Harlem, New York was the prime location for African Americans to create a new persona. There, African Americans explored numerous medias as a means to find acceptance in society. Struggling for acceptance, they also reminded society of the importance of peaceful cultural integration. With this in mind, Harlem, being the only place in the U.S that allowed for the most interaction between black and white artists and entertainers, became the, "Negro capital of all the world" (Bodenner, Chris). Harlem also gave African Americans optimism and belief that they may be able to contribute to society as artists and entertainers.
As African Americans progressed forward towards racial equality, there were white people who held resentment against them and worked hard to make sure African Americans failed. One particular act created by white people to hold back the African American movement created the 'Property Owners Protective' in Harlem as a response to the Great Migration that would, "get rid of colored people" (Hill, Laban Carrick). This group specified the rights of home owners concerning which types of people were allowed to be sold to. White people who had lived in Harlem and attempted to sell their houses were unable to sell to African Americans. If an African American was to move in next door to a white person, chances are the white person would move instead.
Aside from the attempts made by many white people to restrict African Americans, few white people made efforts to support the artists and entertainers the Harlem Renaissance produced. African American artists and leaders took their trials and tribulations faced on a daily basis in the 1900's, and transfigured them into a media easily accessible to the world. White patrons sponsored numerous works of art and writing during this time period that Harlem Renaissance artists created. For instance, writers such as Zora Neale Hurston, wrote "Their Eyes Were Watching God" a tale of a woman mistreated in society and trying to find her purpose in life. As a symbol of their interest, more white people supported them financially as patrons and pushed blacks to continue releasing newer content. White people gradually began coming to Harlem as a place to escape the "pressures of society and respectability put on them in a predominantly white area".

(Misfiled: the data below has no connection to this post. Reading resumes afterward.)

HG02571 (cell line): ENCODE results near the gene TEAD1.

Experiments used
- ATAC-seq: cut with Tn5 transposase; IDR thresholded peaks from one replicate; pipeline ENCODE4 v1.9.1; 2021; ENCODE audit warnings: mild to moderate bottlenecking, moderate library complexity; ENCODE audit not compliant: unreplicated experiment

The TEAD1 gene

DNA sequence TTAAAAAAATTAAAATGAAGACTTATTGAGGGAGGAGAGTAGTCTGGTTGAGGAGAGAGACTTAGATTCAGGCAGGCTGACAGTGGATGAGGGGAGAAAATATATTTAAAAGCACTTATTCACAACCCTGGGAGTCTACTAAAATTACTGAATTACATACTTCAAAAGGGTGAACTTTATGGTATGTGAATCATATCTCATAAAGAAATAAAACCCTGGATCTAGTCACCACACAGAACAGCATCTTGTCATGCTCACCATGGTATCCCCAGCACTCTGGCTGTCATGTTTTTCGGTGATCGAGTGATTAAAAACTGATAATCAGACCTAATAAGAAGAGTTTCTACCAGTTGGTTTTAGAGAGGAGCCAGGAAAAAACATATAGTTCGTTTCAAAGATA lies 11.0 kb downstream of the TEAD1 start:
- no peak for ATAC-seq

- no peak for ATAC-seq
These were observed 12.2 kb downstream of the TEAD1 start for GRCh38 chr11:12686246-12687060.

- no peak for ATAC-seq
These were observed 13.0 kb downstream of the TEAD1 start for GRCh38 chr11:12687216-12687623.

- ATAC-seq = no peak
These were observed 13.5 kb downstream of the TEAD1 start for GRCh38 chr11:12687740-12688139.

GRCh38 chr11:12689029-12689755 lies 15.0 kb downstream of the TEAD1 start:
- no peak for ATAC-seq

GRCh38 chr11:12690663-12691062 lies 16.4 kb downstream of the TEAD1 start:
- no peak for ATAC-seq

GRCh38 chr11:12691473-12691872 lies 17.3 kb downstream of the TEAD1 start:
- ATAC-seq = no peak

Although more white patrons began supporting Harlem Renaissance artists, African Americans had to change themselves as individually. In order to support W.E.B Dubois's term, "New Negro", African Americans had to prove that they are different people that can contribute to society. They were constantly reminded of the obstacles in their way such as poor self-images and national mindsets of minority. In hopes of adding hope, James Weldon Johnson in his Book of American Negro Poetry, he stated: "The status of the Negro in the United States is more a question of national mental attitude...nothing will do more to change...than... the production of literature and art". James W. Johnson most bluntly states that in order to allow for cultural integration, blacks must show themselves to be dignified through expressive art. (Chambers, Veronica). Once African Americans were able to change themselves, integration was able to be sought after.